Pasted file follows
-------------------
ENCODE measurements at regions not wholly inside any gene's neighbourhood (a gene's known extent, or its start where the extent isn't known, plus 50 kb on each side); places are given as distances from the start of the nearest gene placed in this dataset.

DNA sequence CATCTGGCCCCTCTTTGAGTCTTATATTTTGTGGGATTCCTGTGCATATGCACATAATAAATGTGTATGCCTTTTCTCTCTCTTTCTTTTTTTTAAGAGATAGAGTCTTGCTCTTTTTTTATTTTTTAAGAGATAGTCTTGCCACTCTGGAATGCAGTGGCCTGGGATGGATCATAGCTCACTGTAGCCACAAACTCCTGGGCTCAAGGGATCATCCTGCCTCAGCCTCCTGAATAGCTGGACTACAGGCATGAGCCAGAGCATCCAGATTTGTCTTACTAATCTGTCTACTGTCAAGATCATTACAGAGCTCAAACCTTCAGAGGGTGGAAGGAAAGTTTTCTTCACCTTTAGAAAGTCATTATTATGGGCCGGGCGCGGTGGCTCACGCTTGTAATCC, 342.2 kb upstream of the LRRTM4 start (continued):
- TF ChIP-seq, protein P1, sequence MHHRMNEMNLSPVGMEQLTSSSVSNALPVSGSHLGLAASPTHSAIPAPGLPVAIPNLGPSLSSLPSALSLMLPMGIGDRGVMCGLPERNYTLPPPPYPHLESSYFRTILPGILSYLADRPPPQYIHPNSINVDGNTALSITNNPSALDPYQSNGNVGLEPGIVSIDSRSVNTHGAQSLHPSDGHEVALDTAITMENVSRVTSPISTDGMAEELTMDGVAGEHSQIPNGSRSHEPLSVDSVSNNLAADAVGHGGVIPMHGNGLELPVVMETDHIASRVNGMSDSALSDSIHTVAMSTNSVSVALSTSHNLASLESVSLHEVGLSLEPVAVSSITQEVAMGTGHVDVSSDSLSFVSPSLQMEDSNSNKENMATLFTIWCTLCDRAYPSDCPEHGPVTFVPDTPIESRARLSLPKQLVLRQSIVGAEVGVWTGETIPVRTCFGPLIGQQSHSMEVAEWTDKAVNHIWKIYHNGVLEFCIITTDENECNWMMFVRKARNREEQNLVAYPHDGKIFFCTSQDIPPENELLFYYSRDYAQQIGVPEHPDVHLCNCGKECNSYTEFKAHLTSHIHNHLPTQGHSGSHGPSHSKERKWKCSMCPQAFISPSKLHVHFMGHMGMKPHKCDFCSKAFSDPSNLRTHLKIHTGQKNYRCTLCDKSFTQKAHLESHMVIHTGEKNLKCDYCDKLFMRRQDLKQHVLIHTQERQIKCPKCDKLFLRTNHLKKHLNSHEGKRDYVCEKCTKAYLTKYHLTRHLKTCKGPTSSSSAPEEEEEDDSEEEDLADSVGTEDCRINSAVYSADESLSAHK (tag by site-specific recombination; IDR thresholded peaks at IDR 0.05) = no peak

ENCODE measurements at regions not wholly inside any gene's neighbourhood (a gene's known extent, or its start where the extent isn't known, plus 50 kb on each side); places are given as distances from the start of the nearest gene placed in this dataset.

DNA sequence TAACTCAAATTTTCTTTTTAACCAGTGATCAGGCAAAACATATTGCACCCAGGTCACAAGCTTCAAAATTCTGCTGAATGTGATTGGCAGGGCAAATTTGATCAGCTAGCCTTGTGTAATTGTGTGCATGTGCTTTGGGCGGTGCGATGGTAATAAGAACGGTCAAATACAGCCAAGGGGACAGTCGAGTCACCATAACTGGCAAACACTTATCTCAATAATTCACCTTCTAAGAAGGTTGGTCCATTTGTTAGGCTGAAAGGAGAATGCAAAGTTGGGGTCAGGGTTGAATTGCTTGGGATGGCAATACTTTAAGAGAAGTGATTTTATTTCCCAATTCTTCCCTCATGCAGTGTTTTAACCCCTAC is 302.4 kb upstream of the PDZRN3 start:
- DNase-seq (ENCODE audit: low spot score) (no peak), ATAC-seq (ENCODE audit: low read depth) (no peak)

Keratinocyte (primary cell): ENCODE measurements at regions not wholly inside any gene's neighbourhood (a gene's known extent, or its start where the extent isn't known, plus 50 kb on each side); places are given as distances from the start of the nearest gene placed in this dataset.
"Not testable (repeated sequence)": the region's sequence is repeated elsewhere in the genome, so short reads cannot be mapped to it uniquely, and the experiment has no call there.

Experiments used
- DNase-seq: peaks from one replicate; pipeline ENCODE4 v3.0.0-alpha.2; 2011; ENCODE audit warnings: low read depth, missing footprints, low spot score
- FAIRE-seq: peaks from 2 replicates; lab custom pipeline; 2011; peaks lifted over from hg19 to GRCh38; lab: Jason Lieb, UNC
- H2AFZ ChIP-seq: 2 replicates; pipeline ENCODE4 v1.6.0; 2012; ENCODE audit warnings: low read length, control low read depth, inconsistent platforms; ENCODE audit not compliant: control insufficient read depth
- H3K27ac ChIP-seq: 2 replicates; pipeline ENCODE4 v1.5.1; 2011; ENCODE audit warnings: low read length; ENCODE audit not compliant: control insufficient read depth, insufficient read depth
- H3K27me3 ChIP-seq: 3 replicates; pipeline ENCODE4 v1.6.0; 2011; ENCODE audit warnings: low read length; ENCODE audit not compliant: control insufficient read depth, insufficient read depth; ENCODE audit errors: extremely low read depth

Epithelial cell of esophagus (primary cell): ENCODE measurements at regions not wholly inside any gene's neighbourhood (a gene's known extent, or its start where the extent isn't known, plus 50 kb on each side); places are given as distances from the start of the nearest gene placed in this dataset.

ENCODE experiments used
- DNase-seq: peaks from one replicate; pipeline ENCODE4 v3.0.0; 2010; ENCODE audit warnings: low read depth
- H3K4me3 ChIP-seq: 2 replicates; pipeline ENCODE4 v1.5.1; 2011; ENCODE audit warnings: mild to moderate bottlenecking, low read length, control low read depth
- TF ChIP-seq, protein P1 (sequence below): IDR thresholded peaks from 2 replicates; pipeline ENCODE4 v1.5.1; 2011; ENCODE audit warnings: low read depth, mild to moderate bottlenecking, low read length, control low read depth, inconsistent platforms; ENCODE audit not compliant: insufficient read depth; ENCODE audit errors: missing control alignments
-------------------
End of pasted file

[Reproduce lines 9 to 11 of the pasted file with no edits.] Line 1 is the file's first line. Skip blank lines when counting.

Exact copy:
Experiments used
- DNase-seq: peaks from one replicate; pipeline ENCODE4 v3.0.0-alpha.2; 2011; ENCODE audit warnings: low read depth, missing footprints, low spot score
- FAIRE-seq: peaks from 2 replicates; lab custom pipeline; 2011; peaks lifted over from hg19 to GRCh38; lab: Jason Lieb, UNC